Productivity growth has slowed across much of the developed world in recent years. In the UK, however, where workers’ output per hour was already low in absolute terms, the deterioration has been an even more marked. British productivity is now no higher than it was just before the 2008 financial crisis.
Multiple theories and explanations
Incredibly, government and central bankers can’t agree on the cause of this productivity puzzle. Is it really right to focus attention on the ‘long tail of productivity laggards’ - SMEs serving limited local markets that pull down the UK national productivity average, as the Government and economists of the Bank of England believe?
Or should one focus more help towards the energetic exporters (or would-be exporters) to drive UK productivity - with yet potentially higher productivity in the future?
Research by the think-tank Centre for Cities shows that Midland and Northern cities’ corporate productivity lags even their rural neighbours, let alone that of London and other cities the South East. Looking at companies’ performance regionally, the Centre for Cities has shown that it is the most successful private companies, normally those with highly skilled employees and exposed to international competition through exports, that drive success across the UK. Is this the natural focus for help and aid or should we look at another, perhaps less obvious area?
Large company ‘hangover’ – an alternative view
This theorising comes at the same time that new evidence, reported in the Financial Times, shows that the blame for lower productivity in the economy may actually lie with the biggest and the best companies, which are simply not achieving as much as they used to in productivity terms. Yet the top echelons of business and politics seem desperate to ignore this explanation.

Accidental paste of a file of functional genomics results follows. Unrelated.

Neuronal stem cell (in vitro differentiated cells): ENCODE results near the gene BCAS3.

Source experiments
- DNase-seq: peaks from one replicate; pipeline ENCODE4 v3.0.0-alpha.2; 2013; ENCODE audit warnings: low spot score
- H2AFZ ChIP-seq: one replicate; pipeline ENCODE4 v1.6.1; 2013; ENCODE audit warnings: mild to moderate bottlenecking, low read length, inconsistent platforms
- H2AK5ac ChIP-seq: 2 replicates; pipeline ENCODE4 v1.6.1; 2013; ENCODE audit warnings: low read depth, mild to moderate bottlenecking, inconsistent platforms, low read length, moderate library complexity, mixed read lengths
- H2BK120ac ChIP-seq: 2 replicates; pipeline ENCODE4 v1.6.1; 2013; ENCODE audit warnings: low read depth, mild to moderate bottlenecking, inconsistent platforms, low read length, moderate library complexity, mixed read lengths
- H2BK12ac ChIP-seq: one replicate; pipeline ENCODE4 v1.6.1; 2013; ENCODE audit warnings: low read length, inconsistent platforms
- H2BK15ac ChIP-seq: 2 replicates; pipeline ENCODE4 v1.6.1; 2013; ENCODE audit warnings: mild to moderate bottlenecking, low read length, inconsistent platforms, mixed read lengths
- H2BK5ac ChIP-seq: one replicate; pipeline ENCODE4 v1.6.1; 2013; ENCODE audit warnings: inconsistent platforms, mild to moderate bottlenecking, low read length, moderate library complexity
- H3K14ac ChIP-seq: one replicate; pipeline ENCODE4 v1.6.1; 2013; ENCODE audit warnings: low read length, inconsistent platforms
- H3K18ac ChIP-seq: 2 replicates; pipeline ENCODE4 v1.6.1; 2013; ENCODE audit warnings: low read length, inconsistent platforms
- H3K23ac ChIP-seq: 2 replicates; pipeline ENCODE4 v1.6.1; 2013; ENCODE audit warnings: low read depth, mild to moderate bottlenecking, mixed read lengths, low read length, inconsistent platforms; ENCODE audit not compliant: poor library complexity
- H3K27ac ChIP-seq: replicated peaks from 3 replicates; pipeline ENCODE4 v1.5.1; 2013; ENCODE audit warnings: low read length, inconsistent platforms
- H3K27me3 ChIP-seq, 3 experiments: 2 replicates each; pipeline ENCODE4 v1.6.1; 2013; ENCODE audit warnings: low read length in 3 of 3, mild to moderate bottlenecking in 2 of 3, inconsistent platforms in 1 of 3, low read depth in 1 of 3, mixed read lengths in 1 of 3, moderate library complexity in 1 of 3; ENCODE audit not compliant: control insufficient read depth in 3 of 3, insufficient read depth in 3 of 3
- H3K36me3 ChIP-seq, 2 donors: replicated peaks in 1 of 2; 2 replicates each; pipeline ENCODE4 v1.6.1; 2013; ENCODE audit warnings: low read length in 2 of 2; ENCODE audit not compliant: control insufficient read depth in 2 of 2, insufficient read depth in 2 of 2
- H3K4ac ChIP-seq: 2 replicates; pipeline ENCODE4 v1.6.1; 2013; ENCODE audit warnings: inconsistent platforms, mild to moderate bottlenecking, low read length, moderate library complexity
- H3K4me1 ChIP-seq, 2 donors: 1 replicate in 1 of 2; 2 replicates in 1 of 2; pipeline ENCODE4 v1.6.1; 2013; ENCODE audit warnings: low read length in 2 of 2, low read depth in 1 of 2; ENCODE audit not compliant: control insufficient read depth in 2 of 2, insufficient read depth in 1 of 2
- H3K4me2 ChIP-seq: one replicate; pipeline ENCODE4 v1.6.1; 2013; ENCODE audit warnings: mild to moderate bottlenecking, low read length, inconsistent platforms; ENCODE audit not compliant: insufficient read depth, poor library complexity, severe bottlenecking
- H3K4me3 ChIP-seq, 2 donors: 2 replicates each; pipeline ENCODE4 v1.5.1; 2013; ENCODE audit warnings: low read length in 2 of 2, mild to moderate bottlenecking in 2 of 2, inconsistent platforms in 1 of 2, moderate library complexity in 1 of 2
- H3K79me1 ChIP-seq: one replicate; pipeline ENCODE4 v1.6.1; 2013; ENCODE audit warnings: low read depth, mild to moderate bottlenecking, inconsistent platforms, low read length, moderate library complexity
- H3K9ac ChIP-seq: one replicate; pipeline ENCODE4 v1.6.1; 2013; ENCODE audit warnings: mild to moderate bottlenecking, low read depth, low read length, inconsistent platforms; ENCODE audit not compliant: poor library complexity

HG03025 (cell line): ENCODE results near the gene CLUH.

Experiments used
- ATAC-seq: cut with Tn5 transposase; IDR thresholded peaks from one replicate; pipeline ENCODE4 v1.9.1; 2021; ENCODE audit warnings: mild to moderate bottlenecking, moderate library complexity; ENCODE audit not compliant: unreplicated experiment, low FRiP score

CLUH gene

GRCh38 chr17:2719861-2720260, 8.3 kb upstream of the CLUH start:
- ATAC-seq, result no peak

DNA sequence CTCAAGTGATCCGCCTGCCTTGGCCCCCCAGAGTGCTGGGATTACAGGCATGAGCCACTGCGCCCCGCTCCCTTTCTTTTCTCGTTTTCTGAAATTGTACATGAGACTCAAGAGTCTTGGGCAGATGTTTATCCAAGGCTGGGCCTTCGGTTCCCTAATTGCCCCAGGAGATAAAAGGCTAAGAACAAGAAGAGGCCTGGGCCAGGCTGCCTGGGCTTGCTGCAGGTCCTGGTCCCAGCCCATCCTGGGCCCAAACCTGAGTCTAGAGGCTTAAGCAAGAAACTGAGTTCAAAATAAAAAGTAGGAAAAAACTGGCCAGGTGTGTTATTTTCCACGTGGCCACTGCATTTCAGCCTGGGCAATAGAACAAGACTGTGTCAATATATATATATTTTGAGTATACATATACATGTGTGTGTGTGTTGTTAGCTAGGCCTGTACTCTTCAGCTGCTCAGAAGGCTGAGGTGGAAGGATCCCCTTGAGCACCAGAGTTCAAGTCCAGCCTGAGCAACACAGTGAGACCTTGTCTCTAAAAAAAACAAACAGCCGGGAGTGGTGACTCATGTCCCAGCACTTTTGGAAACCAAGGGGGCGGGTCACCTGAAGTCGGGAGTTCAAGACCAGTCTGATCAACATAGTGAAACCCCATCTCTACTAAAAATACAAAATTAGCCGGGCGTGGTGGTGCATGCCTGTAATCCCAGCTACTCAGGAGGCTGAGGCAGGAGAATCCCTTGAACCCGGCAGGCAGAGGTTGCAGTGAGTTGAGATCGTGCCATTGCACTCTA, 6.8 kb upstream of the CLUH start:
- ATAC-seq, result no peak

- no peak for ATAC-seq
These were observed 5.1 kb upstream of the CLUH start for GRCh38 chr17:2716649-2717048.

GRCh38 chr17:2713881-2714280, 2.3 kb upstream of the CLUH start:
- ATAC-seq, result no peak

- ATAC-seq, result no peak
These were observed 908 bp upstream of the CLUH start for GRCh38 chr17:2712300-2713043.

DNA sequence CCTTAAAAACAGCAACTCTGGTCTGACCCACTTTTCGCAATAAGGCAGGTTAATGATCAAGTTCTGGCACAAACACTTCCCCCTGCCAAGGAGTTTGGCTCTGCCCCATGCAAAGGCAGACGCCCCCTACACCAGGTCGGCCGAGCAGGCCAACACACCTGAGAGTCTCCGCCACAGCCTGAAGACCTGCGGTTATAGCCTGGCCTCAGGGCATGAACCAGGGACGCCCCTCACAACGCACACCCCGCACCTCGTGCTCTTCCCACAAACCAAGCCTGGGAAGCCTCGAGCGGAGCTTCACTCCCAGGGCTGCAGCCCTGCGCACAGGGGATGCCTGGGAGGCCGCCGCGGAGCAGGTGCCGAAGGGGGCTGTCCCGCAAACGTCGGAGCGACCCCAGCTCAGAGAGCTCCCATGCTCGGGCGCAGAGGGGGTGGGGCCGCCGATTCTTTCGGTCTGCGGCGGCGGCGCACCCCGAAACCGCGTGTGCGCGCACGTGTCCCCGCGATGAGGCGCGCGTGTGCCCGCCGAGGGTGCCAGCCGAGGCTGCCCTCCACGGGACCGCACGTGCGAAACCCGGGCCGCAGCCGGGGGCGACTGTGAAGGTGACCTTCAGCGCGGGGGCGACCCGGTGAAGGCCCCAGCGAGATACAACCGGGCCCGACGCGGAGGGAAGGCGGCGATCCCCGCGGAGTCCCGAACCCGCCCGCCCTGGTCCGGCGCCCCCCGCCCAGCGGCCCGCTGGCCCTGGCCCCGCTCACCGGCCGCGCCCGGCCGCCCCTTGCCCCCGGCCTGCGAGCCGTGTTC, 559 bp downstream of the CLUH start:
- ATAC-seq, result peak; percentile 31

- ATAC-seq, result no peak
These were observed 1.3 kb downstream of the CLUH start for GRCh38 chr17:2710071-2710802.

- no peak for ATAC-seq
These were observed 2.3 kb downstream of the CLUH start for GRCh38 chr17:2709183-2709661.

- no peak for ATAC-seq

Not only is larger companies’ lack of productivity holding back the economy, their lack of drive as they seek to maximise dividends to shareholders can be seen to be hampering the tier of ambitious growing companies who supply them.
Our own analysis of the Government’s payment practices reports shows a worrying number of companies, like the ill-fated Carillion, with extended standard payment periods. More than 85 companies registered have standard payment terms exceeding 100 days. Of the 1,420 organisations currently reporting, the average time they take to pay is 35 days. At the median level, 26% of these 1,420 organisations fail to pay within these stated terms.
So perhaps stretched payment terms and late payment are – as the Government’s own Small Business Commissioner Paul Uppal said in a recent speech to the ICAEW – at the heart of some of the UK’s productivity woes?
Slower payment equals slower pace
Slowing down payment terms constrains the working capital and cash-flow available for smaller companies to invest in expansion and growth.
Research by Sage shows that UK SMEs spend an average of 15 days a year chasing late payments (that alone is 5% of their productive working time), and 40% of smaller companies say they have seen a direct, negative impact to their business from late payments – ranging from reducing future investments, to cutting staff pay, and inability to pay bonuses: there is also the risk that they won’t be able to pay their suppliers, risking a domino effect. Moreover, 9% of late payments are written off as bad debt.
At its worst, larger companies’ supply chain pressurising and payment-stretching places short-term return to shareholders ahead of long-term industrial development, their suppliers and their customers.
Perhaps now is the time for the Government to increase the pressure on larger companies to reduce payment terms and to considerably strengthen the Prompt Payment Code.
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